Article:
Manny Ramirez is nothing more and certainly nothing less than the perfect player for this season of instant gratification and short-attention-span baseball.
Cleveland's right fielder hits big-bang home runs. He throws rockets from the outfield. He flexes both his muscles and his tattoos for the fans.
"That guy's awesome," said Boston reliever Dennis Eckersley, who gave up Ramirez's long home run in the ninth inning of Game 3 of the division series.
And occasionally, maddeningly, Ramirez lets his thoughts drift and he gets caught doing things that make the purists wince.
He jogs after hitting balls that don't quite clear the fence, for instance, or runs off the field when there are only two outs.
In Game 1 of the division series against the Red Sox, Ramirez reduced a double to a long single by admiring the ball's flight too long, then got picked off first. Later, he barely made it into second for a double after another long blast bounded back off the left-field wall in Jacobs Field.
But hey, what are a few mental miscues here and there when some of his drives actually do clear the fence, the fans are having fun and "SportsCenter" can't get enough of him?
As the Indians prepare for their American League championship series with the fundamentally phenomenal New York Yankees, amid a lineup of solid, productive veterans like David Justice, Kenny Lofton and Jim Thome, Ramirez is the Cleveland wild card.
"I told Manny, 'Not all of your hits go out of the park,' " Indian General Manager John Hart said with a smile.
With Ramirez, you take your boom with your bust. In Cleveland's four-game victory over Boston, Ramirez was, as he has been all season, the Indians' most dangerous hitter.
"He's playing like a No. 4 hitter ought to," said Kenny Lofton, center fielder and No. 1 hitter,
He's also the Indians' most interesting player.
Ramirez hit two solo home runs in the pivotal 4-3 Game 3 victory at Fenway Park, hit two doubles in the first two games in Cleveland, and was five for 14 in the series with three runs batted in.
That continued a torrid streak that started in August, when the 26-year-old Martinez was moved into the cleanup spot after first baseman Thome broke a bone in his hand, causing him to miss 35 games.
Ramirez was moved to the No. 4 spot Aug. 8, and from then until the end of the season, he hit 18 homers, 10 doubles and drove in 48 runs, raising his batting average from .291 to .294. In one five-game stretch in September, he hit a major league record-tying eight home runs.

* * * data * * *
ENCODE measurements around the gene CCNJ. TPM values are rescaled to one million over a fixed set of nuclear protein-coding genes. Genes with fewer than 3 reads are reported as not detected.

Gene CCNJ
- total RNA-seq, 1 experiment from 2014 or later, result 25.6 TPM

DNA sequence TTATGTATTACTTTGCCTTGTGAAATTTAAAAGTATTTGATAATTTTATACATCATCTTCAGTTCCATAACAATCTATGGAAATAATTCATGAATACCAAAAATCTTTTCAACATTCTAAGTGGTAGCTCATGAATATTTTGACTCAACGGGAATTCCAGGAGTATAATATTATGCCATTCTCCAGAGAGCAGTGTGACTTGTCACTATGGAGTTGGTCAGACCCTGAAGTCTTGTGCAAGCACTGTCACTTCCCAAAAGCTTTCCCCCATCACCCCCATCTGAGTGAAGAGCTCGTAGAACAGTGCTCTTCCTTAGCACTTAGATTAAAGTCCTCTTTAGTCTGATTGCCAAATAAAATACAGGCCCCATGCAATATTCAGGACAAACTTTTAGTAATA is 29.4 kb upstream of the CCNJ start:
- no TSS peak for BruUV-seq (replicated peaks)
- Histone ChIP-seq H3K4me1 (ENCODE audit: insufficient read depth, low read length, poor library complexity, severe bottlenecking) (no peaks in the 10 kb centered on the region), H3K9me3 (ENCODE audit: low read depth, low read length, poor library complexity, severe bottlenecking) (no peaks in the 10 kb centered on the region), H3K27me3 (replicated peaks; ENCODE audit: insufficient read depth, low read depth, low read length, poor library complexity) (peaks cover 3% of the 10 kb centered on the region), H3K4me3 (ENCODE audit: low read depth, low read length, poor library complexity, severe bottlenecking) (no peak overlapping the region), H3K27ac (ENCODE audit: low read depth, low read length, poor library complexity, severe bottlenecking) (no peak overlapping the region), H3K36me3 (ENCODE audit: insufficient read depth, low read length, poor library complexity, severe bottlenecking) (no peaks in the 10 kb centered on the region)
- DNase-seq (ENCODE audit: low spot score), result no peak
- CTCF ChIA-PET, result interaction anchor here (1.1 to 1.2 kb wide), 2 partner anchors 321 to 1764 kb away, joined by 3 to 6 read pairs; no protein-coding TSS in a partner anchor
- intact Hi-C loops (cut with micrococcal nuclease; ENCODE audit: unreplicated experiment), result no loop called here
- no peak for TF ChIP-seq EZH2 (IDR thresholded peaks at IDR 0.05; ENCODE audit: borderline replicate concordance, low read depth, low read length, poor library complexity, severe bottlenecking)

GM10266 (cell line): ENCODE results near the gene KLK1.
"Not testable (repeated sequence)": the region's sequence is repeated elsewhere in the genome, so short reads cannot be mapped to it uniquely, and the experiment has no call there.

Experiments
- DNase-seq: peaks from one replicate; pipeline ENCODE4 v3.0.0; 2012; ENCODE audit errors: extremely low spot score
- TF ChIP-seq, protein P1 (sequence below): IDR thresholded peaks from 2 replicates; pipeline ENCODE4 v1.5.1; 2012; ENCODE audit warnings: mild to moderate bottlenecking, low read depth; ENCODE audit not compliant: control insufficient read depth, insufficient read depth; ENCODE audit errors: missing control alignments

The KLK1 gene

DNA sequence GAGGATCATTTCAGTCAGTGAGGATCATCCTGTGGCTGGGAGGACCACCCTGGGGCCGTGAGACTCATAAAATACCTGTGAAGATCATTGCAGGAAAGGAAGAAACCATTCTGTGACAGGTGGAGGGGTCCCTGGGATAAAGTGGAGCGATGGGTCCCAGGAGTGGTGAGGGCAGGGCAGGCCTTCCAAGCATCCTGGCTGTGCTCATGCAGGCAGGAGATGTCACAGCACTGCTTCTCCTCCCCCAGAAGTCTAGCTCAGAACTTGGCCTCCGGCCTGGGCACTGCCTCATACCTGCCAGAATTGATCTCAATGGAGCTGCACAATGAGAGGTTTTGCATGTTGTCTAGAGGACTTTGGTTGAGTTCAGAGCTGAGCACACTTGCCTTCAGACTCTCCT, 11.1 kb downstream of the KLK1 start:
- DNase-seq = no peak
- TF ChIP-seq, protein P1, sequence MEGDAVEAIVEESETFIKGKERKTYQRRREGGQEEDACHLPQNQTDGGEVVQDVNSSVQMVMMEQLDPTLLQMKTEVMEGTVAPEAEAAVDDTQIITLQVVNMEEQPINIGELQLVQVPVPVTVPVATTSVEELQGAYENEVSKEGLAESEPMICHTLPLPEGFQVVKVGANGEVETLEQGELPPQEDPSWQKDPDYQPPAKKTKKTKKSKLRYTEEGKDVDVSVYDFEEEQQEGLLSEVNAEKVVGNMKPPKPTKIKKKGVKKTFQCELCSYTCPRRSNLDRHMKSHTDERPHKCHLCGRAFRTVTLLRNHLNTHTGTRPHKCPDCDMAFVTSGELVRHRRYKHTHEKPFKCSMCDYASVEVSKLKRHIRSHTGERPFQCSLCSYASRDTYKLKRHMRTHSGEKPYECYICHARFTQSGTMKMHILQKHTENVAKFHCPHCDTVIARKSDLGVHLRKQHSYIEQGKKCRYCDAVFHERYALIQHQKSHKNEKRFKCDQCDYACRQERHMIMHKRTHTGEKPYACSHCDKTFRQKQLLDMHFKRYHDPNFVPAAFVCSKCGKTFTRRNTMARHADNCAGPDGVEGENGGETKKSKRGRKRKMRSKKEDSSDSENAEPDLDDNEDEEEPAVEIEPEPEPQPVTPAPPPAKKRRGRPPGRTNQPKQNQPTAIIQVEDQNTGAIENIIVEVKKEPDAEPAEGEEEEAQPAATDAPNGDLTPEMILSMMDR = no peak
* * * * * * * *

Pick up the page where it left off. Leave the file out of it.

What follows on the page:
"He's so hot, you don't know what the hell you're going to do," Eckersley said. "You don't know if it's a bad pitch, good pitch, whatever. You could one-hop [the ball] up there and he'd get it out."
Ramirez finished the regular season with career-highs in home runs, 45; RBIs, 145, and runs, 108.
"When Thome got hurt and I put him in the cleanup spot, Manny really took off and we didn't miss a lick [in] production from that spot," Cleveland Manager Mike Hargrove said. "He really kept the lineup together."
Said Thome, "He's stepped into the four-hole and become a big-time player. The way it looks, it'll be hard [for Thome to get the cleanup spot back], but that's fine, as long as we win."
Ramirez had strong numbers in his first four years, averaging 25 homers, but this season he began getting mentioned as a candidate for the most-valuable-player award
Two years after Albert Belle left the Indians, and took his 50 home runs and 130 RBIs with him, Cleveland has found another right-handed pitch killer.
"Manny came to me in spring training and said, 'I want to be the best player that I possibly can be and I want you to help me,' " Hargrove said. "I said, 'Manny, I've been trying to help you for four or five years, so we'll continue what we've done.'
"He's paid attention to details this year. He's always worked extremely hard in the outfield to get better. He's always been a pure natural hitter. You'd have to ask him, but I think he understands pitchers a little better today than he has in the past and understands what pitches he can really hit and drive better.
"He's been able to take that information and put it into practical use as a hitter."
Ramirez, for his part, says he takes most pleasure in the strides he has made on defense. He points to the Dodgers' Raul Mondesi as his favorite player, mainly because of Mondesi's cannon arm in the outfield and long blasts from the batter's box.
"That's why I'm more pleased with my defense than anything else I've done this year," Ramirez told the Cleveland Plain Dealer. "I want to be like Paul Molitor--a complete player. That guy is awesome."
Said Hargrove, "Manny's turned himself into one of the better right fielders in the AL today. He and [Yankee] Paul O'Neill are right there together. Defensively, he makes all the plays and has an above-average, accurate arm.
"He's as close to a complete player as we have on this club: He hits for average and power, is a fringe-average runner. He's a guy that has done a lot to enhance his reputation and has not had a lot of lapses in concentration as he's had in the past."
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Major League leaders from Aug. 1 to the end of season
Mark McGwire, St. Louis: 25
Sammy Sosa, Cubs: 24
Manny Ramirez, Cleveland: 21
Ken Griffey Jr., Seattle: 15
Manny Ramirez, Cleveland: 57
Ken Griffey Jr., Seattle: 53
Mike Piazza, New York Mets: 52
Sammy Sosa, Cubs: 50
Mark McGwire, St. Louis: 47